• Survey will explore the human cost of road collisions in Greater Manchester
• Views sought over four weeks via online engagement platform GM Consult
• Results will inform Vision Zero Greater Manchester Strategy and Action Plan
People in Greater Manchester can now have their say on new plans to eliminate all deaths and life-changing injuries on the city-region’s roads by 2040.
An online survey launching today (Monday 12th February) on GM Consult will allow residents and stakeholders to help shape the action plan for the implementation of the
Vision Zero strategy for Greater Manchester.
It will also provide an opportunity for individuals and organisations to share their personal experiences and thoughts on the city-region’s roads. This could include whether they feel safe crossing the road as a pedestrian, have suffered the loss or life-changing injury of a loved one in a road collision, or are prevented from walking, wheeling or cycling for fear of being involved in a collision.
The survey will run until Sunday 10th March and will be followed by further public engagement in May which will last around two months.
People who would prefer not to complete the survey online can request support to complete the survey in an alternative format by contacting TfGM Customer Contact
Centre on 0161 244 1000 or emailing firstname.lastname@example.org.
A finalised Vision Zero Strategy and Action plan will go before the Greater Manchester Combined Authority (GMCA) later this year.
Last month a draft version of the Vision Zero Strategy was endorsed by Andy Burnham,
Mayor of Greater Manchester, and other GMCA leaders.
Vision Zero, which has been adopted in other parts of the UK, Europe and the United States, aims to stop road death and life-changing injury by 2040, while also halving the number of casualties by the end of this decade. It is intended to enable safe, healthy and equitable mobility for all.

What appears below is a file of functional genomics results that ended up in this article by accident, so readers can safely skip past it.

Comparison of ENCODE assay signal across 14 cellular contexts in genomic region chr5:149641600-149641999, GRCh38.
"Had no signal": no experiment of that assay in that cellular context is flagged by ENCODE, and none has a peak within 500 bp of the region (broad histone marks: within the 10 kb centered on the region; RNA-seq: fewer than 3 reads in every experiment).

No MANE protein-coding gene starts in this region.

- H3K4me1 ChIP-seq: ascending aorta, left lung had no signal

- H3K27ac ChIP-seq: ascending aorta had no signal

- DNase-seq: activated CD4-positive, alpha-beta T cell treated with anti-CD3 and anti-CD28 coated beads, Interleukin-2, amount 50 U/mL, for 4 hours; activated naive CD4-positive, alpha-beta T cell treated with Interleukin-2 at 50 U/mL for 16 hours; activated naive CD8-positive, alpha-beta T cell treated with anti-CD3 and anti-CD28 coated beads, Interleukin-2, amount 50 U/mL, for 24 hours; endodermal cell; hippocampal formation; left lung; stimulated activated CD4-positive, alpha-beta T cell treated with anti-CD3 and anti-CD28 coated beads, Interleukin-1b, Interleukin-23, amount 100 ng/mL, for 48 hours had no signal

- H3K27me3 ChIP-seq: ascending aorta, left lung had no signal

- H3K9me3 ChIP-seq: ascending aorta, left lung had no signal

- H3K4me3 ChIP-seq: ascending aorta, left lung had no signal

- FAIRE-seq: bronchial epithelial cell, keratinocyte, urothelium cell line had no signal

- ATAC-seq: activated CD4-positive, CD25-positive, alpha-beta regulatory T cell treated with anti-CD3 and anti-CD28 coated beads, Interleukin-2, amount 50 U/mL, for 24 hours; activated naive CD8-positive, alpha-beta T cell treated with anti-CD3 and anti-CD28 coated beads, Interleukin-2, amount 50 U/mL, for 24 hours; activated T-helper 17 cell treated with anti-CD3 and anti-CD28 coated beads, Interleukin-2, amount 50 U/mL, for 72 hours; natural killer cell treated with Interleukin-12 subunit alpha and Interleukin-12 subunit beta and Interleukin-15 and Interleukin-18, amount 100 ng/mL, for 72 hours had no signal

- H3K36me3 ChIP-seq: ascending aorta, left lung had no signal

In the last ten years nearly 10,000 people who live in, work in or visit Greater Manchester have been killed or seriously injured on our roads.
Between 2018 and 2022, pedestrians, cyclists and motorcyclists accounted for nearly two thirds of those killed or seriously injured, while drivers and passengers made up 34% of casualties.
By taking decisive action in Greater Manchester, around 3,800 avoidable deaths and life-changing injuries could be prevented by 2040.
Peter Boulton, TfGM’s Head of Highways and spokesman for Vision Zero Greater Manchester, said: “Last month the GMCA endorsed a draft version of our Vision Zero strategy, and it is now time for the people of Greater Manchester to have their say on what is a vitally important document.
“I would urge everyone to get take part in the survey and share their views on our proposals to reduce the number of deaths and serious injuries on our roads, and to make the roads safer for pedestrians, cyclists, motorcyclists and motorists.
“Road accident statistics only reveal a small part of the impact of road death and life-changing injury in Greater Manchester. We now want to better understand the personal experiences behind those statistics.”
In 2022, there were 71 traffic fatalities or serious injuries every month in Greater Manchester. In total 64 people were killed over the course of the year – 25 of them pedestrians – and each of these deaths was preventable.
Alongside the devastating pain, grief and suffering which results from road collisions, they place additional strain on the emergency services. Victims are often left unable to work or facing medical costs.
Development of Greater Manchester’s Vision Zero Strategy and Action Plan is being led by the Greater Manchester Safer Roads Partnership on behalf of the GMCA. Members of the partnership include Transport for Greater Manchester, Greater Manchester Police, Greater Manchester Fire and Rescue Service, National Highways and the 10 Greater Manchester local authorities.
In the UK, Vision Zero has been adopted in several local authority areas, including regions neighbouring Greater Manchester like West Yorkshire, South Yorkshire, Lancashire and the Liverpool City Region.